Answer of May 2009


Clinical History:

A 5-months-old boy presented with progressive left facial swelling with mild skin erythema for one week. There was associated increased irritability and mild drooling of saliva. No associated fever, injury or feeding problem detected. The condition was not improved with oral antibiotics prescribed by the general practitioner. Radiographs and CT scan of the mandibles were performed.

                               Fig 1. AP                                                                   Fig 2. R Oblique

May 09 - Pic 1 May 09 - Pic 2

                            Fig 3. L Oblique                                         Fig 4. Axial CT

May 09 - Pic 3 May 09 - Pic 4



Caffey's Disease (Infantile Cortical Hyperostosis)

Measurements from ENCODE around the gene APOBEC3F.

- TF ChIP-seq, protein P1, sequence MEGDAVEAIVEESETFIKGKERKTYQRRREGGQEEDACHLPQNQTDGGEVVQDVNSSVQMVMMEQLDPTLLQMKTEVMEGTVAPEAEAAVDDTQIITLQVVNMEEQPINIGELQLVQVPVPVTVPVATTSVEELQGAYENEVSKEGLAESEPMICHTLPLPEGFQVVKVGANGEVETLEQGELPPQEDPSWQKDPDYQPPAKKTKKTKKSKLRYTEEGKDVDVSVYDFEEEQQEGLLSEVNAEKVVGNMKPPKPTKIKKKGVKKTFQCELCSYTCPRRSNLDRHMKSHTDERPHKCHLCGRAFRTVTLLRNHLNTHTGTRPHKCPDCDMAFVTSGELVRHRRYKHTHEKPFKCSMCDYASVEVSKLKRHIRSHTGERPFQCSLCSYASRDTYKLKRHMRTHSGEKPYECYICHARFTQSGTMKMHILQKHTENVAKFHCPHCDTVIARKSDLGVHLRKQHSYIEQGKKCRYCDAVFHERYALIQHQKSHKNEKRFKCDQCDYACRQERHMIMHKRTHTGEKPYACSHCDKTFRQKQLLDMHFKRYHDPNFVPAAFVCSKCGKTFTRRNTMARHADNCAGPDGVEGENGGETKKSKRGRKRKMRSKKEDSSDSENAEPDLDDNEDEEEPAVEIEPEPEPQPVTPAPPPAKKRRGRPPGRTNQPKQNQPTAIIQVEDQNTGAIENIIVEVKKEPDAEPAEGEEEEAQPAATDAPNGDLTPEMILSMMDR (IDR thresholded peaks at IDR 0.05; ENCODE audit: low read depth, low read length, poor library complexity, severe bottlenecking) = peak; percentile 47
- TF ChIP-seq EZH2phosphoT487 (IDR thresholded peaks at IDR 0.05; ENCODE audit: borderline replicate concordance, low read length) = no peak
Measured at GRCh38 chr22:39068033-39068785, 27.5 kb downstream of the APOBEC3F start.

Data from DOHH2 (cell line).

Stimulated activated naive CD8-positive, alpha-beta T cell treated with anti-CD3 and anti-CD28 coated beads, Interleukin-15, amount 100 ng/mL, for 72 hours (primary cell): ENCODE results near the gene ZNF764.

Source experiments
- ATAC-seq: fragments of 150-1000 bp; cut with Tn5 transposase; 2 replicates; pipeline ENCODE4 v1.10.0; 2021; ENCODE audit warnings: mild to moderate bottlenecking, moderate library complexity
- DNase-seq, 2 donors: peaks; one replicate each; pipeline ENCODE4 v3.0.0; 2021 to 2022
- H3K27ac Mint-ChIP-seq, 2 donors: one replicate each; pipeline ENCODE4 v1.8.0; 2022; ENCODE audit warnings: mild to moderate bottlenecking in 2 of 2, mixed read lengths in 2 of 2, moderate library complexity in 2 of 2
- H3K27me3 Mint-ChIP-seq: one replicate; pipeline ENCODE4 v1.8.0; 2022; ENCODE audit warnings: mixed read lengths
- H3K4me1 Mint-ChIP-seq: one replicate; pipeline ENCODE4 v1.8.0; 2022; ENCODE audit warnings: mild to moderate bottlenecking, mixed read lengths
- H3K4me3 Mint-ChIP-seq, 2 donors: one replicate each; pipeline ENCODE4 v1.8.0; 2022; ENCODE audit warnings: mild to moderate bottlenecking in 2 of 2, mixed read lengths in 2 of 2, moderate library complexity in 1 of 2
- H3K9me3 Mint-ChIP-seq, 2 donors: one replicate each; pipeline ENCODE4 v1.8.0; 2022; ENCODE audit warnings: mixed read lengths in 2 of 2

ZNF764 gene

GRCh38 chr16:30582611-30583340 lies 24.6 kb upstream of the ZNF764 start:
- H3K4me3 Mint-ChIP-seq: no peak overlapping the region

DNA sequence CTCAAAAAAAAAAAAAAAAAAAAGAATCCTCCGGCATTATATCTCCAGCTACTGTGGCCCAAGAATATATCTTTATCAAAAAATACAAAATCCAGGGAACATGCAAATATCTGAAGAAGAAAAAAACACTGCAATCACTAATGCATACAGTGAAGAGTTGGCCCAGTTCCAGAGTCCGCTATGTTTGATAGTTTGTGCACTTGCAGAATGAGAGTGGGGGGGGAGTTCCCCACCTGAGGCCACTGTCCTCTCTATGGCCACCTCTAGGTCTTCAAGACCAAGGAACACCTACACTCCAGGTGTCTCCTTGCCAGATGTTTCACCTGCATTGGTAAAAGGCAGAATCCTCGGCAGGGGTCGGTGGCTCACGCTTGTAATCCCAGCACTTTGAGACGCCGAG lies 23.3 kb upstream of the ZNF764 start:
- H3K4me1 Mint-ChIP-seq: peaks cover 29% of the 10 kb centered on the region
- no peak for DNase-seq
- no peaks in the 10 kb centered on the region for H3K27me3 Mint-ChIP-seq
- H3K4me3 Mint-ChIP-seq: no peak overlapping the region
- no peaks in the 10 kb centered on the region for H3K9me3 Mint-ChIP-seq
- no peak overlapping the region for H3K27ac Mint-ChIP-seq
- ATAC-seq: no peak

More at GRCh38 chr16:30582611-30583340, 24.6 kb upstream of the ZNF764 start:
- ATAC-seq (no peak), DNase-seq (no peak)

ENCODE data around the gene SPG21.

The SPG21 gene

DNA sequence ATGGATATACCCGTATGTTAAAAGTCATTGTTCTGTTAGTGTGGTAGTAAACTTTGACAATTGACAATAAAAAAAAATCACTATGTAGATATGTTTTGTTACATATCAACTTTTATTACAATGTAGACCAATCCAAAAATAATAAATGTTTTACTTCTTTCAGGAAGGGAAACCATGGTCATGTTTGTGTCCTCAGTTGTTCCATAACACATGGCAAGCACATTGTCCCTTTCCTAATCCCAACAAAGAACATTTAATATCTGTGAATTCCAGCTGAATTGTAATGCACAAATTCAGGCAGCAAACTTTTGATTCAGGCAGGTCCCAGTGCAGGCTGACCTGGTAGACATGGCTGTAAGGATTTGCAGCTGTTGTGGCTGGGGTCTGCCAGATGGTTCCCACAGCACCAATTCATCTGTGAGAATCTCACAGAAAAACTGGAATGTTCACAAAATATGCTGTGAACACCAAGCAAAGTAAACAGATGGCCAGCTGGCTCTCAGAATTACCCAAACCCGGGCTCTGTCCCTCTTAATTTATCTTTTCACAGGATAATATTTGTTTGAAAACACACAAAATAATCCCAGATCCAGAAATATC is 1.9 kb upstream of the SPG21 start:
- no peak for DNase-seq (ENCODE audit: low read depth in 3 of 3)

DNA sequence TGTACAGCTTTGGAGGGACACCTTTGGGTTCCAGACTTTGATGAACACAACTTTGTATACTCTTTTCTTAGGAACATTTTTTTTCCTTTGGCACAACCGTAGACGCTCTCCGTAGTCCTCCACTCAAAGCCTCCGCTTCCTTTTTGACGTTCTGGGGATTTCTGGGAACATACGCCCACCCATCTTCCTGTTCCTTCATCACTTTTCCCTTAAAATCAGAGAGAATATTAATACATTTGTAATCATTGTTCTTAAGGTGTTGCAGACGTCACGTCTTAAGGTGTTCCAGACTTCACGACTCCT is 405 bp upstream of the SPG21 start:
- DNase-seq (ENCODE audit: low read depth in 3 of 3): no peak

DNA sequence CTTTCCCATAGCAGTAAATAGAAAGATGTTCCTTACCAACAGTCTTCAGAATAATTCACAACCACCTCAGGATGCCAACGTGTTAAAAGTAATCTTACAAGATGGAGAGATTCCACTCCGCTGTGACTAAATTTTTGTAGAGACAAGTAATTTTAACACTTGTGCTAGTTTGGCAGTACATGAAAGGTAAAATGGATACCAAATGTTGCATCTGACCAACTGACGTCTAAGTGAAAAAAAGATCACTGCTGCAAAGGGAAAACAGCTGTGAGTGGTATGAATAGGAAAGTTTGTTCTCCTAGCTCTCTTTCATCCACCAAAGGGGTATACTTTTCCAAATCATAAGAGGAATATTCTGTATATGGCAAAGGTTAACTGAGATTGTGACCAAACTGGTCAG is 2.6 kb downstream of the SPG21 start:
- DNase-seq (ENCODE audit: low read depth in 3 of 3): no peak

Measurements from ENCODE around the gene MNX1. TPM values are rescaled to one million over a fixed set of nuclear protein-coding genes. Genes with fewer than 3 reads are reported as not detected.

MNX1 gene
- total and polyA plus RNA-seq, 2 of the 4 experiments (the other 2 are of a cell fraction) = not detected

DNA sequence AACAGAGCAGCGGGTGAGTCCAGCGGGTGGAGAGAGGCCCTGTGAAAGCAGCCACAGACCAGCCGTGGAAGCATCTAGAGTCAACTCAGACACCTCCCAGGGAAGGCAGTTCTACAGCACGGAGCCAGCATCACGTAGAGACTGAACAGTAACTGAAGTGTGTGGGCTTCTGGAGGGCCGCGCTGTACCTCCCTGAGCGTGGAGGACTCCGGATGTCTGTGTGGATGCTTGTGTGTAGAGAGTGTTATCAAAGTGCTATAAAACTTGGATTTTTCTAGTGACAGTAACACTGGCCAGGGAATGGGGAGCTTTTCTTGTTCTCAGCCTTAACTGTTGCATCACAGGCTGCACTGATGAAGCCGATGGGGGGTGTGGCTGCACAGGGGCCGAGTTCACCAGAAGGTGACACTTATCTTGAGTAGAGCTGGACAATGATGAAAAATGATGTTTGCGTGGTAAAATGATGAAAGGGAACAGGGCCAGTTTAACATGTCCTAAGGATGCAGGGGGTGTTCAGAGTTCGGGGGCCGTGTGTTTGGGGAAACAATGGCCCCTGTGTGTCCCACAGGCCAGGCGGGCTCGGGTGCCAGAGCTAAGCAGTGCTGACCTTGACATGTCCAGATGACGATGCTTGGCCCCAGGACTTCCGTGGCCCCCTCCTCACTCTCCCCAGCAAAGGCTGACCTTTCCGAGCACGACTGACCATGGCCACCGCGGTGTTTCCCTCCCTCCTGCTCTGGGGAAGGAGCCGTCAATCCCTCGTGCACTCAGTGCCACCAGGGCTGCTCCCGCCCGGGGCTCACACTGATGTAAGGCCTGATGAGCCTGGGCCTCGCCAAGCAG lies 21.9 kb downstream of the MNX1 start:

Radiographs of the mandible show solid undulating periosteal reaction and subperiosteal new bone formation over left side of mandible associated with adjacent soft tissue swelling. CT of the mandible shows thick solid periosteal reaction and subperiosteal new bone formation over left side of mandible associated with swollen left masseter muscle more clearly. Caffey's Disease, also called infantile cortical hyperostosis is an uncommon self-limiting proliferative bone disease of infancy. Caffey and Silverman first reported this disease as a distinct entity in 1945. The exact etiology is unknown. Clinical triad consists of fever, soft tissue swelling and hyperirritability. Presentation is usually before 5 months of age with no sexual or racial predilection. Mandible being the most common site of involvement (75%), followed by clavicle, rib, scapula and skull. The clinical course is highly variable, ranging from self-limited to protracted, with the self-limited course being the most common pattern. Laboratory investigations may show leukocytosis, elevated erythrocyte sedimentation rate (ESR), elevated C-reactive protein (CRP), elevated alkaline phosphatase level (ALP), thrombocytosis and iron deficiency anemia. Plain radiographs may show soft tissue swelling, periosteal reaction and cortical hyperostosis. CT will shows similar findings but is generally avoided because of its high radiation burden. MRI adds little important additional information for the clinical evaluation of Caffey's Disease, but is useful when infection or neoplastic cause is considered. Overall, the age of onset, clinical signs, laboratory results and typical radiographic features are clues for the correct diagnosis of Caffey's Disease. There is no specific treatment for Caffey's Disease. Nonsteroidal anti-inflammatory drugs (NSAIDs) may be used to alleviate the symptoms. Corticosteroids may be helpful in severe cases, but these agents do not have any effect on the bone lesions.